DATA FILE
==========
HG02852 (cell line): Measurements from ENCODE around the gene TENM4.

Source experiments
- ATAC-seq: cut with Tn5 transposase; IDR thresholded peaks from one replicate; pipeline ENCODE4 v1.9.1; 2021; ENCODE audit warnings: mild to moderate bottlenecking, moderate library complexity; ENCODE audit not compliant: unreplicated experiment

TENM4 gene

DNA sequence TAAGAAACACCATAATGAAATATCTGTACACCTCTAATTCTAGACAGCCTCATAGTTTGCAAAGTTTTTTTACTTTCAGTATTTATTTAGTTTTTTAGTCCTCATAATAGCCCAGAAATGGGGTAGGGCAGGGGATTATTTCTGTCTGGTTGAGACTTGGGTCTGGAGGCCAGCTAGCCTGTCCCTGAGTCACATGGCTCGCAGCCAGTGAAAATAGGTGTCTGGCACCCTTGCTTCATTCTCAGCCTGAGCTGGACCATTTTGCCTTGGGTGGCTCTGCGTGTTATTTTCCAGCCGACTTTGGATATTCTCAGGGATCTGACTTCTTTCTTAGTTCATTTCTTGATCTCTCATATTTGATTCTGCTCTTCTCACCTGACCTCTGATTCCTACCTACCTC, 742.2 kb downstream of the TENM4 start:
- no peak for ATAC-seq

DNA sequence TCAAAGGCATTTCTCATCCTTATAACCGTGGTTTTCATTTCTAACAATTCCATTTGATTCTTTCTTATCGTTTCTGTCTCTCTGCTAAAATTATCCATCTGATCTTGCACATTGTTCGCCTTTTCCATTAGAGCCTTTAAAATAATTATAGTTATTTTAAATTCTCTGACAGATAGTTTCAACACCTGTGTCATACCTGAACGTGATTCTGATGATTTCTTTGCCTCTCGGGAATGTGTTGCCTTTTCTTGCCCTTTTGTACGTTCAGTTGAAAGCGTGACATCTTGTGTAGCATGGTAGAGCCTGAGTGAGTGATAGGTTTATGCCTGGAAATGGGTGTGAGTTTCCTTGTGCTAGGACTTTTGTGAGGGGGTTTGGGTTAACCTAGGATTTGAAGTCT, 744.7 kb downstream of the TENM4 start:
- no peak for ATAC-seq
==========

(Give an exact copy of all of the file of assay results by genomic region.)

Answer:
HG02852 (cell line): Measurements from ENCODE around the gene TENM4.

Source experiments
- ATAC-seq: cut with Tn5 transposase; IDR thresholded peaks from one replicate; pipeline ENCODE4 v1.9.1; 2021; ENCODE audit warnings: mild to moderate bottlenecking, moderate library complexity; ENCODE audit not compliant: unreplicated experiment

TENM4 gene

DNA sequence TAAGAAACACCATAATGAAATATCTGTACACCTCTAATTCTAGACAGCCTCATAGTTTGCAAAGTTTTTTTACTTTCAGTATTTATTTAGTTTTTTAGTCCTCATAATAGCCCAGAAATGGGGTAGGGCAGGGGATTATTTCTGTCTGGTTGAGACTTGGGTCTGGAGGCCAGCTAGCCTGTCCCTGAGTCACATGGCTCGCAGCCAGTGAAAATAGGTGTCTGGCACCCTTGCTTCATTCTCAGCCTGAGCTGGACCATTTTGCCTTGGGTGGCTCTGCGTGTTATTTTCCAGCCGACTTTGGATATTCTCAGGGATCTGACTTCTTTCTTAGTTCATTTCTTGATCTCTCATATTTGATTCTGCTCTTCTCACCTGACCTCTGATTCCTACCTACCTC, 742.2 kb downstream of the TENM4 start:
- no peak for ATAC-seq

DNA sequence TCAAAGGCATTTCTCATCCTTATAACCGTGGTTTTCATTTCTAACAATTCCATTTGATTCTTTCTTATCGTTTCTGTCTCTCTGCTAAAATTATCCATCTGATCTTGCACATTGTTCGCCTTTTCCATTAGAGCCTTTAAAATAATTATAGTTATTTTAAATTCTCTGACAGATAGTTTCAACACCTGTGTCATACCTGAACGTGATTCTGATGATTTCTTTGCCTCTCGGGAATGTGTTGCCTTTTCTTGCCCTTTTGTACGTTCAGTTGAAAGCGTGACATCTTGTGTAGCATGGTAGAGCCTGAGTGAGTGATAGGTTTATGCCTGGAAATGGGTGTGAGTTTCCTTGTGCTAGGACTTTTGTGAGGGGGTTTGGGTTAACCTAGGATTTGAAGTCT, 744.7 kb downstream of the TENM4 start:
- no peak for ATAC-seq